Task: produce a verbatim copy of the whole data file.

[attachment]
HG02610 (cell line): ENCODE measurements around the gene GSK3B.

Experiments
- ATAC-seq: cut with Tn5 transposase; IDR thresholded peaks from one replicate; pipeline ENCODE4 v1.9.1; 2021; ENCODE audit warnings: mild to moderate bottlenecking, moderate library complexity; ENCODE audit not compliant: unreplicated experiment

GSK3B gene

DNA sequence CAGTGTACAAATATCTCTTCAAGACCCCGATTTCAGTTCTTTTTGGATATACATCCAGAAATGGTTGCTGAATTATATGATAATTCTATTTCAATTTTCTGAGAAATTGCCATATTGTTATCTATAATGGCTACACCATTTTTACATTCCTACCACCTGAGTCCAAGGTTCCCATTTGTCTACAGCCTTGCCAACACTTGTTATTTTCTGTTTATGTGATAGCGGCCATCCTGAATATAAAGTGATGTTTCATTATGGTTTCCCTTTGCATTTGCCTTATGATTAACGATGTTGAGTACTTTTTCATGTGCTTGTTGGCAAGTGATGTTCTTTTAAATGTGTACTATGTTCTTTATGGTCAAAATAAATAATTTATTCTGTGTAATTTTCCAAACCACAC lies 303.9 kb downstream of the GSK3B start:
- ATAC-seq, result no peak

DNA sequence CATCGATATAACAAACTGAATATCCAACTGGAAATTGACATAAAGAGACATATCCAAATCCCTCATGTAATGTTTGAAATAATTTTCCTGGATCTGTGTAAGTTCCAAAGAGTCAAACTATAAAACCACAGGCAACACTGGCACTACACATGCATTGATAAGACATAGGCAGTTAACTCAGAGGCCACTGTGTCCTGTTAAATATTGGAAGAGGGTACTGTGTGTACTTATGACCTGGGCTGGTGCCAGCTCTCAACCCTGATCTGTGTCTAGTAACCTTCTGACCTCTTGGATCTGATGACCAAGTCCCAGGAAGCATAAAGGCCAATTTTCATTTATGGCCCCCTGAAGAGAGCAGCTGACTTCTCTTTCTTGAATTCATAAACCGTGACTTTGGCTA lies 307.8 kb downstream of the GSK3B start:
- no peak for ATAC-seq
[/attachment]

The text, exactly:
HG02610 (cell line): ENCODE measurements around the gene GSK3B.

Experiments
- ATAC-seq: cut with Tn5 transposase; IDR thresholded peaks from one replicate; pipeline ENCODE4 v1.9.1; 2021; ENCODE audit warnings: mild to moderate bottlenecking, moderate library complexity; ENCODE audit not compliant: unreplicated experiment

GSK3B gene

DNA sequence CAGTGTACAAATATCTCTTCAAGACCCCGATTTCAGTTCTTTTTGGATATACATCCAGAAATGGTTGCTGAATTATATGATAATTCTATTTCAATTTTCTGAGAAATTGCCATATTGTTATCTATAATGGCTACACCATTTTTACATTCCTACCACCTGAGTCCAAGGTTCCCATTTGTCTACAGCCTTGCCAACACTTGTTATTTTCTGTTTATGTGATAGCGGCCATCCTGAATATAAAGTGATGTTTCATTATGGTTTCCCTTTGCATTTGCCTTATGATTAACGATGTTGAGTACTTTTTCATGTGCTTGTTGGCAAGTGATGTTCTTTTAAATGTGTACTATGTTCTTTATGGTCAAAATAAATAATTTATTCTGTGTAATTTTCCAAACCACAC lies 303.9 kb downstream of the GSK3B start:
- ATAC-seq, result no peak

DNA sequence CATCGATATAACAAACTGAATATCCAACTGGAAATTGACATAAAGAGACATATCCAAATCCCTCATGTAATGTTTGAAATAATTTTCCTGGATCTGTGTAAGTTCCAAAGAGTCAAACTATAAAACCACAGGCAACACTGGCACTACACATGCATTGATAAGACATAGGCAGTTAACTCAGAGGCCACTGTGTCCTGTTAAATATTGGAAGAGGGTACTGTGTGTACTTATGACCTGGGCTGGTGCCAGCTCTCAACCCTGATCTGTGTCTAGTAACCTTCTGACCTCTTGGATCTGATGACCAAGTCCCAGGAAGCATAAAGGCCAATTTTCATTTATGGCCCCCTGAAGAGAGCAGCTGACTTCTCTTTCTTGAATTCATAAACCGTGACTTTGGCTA lies 307.8 kb downstream of the GSK3B start:
- no peak for ATAC-seq